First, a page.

Two Teams Become United
– Senior Procurement Team, Naval Defence
– Leadership Team Development
MM was charged with leading a new team that was formed when two internal business lines were merged in a reorganisation. The team was split between Bristol and Manchester. There were some role clarity, power and communication issues to overcome in order for them to perform effectively. MM wanted to be part of the team development rather than having to lead the activities so he asked us to facilitate a programme with him. We worked hard to understand the situation and to propose a solution that would fit the culture and climate that MM wanted to develop in his team.
We decided to use the Myers Briggs Type Indicator to give the team a reference point and a common vocabulary for describing their personalities and associated behaviours. We held thorough one to one sessions with each member so that they understood the tool, could critique it if they wanted to and could explore the meaning of its outputs at a personal level.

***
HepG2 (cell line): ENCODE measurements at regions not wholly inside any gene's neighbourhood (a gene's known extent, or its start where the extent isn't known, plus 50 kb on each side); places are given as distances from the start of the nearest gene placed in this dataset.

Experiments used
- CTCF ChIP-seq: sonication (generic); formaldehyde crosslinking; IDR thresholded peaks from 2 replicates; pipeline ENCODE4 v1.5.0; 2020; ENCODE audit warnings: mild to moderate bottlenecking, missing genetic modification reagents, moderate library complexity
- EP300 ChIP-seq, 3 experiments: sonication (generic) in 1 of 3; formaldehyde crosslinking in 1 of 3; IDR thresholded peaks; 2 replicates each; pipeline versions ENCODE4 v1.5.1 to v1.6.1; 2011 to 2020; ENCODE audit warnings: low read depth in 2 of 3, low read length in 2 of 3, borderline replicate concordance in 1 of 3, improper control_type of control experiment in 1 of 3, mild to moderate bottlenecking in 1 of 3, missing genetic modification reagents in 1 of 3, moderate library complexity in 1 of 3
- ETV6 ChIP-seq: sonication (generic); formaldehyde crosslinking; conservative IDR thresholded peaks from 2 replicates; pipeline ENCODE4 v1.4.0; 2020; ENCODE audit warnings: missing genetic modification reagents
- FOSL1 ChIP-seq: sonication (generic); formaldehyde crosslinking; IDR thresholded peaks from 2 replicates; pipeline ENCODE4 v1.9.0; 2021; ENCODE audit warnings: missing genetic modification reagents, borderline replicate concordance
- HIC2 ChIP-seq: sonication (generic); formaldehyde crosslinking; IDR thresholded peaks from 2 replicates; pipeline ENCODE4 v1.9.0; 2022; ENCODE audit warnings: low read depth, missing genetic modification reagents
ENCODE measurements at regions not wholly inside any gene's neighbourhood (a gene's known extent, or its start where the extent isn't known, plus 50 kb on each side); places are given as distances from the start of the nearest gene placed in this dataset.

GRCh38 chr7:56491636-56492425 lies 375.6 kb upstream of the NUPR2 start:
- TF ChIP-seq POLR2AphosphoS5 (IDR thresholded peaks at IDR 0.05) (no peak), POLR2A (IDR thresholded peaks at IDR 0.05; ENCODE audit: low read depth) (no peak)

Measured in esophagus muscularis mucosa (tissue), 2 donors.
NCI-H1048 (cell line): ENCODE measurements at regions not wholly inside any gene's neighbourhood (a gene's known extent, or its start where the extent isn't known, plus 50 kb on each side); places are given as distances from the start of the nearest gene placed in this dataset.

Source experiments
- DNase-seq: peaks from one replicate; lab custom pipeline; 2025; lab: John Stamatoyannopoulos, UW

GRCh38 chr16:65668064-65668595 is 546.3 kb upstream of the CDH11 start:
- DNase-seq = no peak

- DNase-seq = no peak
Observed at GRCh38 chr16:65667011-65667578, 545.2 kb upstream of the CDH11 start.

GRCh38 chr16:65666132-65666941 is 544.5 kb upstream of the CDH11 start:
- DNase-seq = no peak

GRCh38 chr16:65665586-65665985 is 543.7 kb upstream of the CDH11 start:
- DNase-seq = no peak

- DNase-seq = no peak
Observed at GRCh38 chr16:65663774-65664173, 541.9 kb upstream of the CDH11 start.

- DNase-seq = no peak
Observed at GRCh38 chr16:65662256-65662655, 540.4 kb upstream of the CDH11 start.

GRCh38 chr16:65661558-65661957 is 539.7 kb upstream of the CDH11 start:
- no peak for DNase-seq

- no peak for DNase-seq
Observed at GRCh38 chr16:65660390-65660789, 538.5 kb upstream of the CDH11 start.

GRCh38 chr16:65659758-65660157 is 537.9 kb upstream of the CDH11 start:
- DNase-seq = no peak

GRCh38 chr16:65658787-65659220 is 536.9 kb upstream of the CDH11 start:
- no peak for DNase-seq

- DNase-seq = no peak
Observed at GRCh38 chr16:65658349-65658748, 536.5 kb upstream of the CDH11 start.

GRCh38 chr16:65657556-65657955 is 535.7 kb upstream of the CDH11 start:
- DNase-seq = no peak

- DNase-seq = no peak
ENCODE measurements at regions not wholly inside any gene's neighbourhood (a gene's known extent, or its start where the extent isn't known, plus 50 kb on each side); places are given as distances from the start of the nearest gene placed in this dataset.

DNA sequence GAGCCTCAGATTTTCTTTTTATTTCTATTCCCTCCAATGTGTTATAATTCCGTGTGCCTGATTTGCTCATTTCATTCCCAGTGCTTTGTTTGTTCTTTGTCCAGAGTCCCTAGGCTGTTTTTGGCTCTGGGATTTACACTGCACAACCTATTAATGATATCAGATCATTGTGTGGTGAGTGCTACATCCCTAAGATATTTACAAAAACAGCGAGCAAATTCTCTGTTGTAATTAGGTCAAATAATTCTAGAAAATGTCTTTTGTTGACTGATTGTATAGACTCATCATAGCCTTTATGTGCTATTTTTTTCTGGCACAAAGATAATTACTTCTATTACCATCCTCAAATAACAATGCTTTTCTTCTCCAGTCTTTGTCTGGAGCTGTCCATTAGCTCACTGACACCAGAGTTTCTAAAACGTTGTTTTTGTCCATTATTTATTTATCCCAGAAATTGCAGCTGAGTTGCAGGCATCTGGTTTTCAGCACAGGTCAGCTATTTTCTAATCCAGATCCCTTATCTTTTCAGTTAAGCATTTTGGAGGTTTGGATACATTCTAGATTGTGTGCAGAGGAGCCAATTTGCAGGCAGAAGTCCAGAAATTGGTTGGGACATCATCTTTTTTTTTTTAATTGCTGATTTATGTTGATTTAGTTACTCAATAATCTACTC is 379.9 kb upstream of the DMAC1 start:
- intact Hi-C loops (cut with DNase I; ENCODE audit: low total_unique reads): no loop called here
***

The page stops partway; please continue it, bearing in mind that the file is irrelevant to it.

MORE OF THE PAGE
We then held a workshop for the team, exploring the mix of personality preferences and the risks and benefits of such a mix. It was a light-hearted, relaxed but business-like event held at a neutral site to eliminate any geographical bias.
We agreed actions to be taken at the end of the workshop and these were integrated into the regular team meeting agenda. The team then owned their development from then on.
There was a marked change in the relationships between team members even during the workshop. They began to trust each other, recognising that none of them were a threat to anyone else.
There was an increase in mutual understanding and allowances were made for the different work styles of the team members.
Frank conversations could be had about clarifying roles and responsibilities. Efficiencies were found and these led to savings for the business.
The Director summarised the success as follows: “the characteristics of individual personality profiles were used to build team success – the whole substantially greater than the sum of its parts”.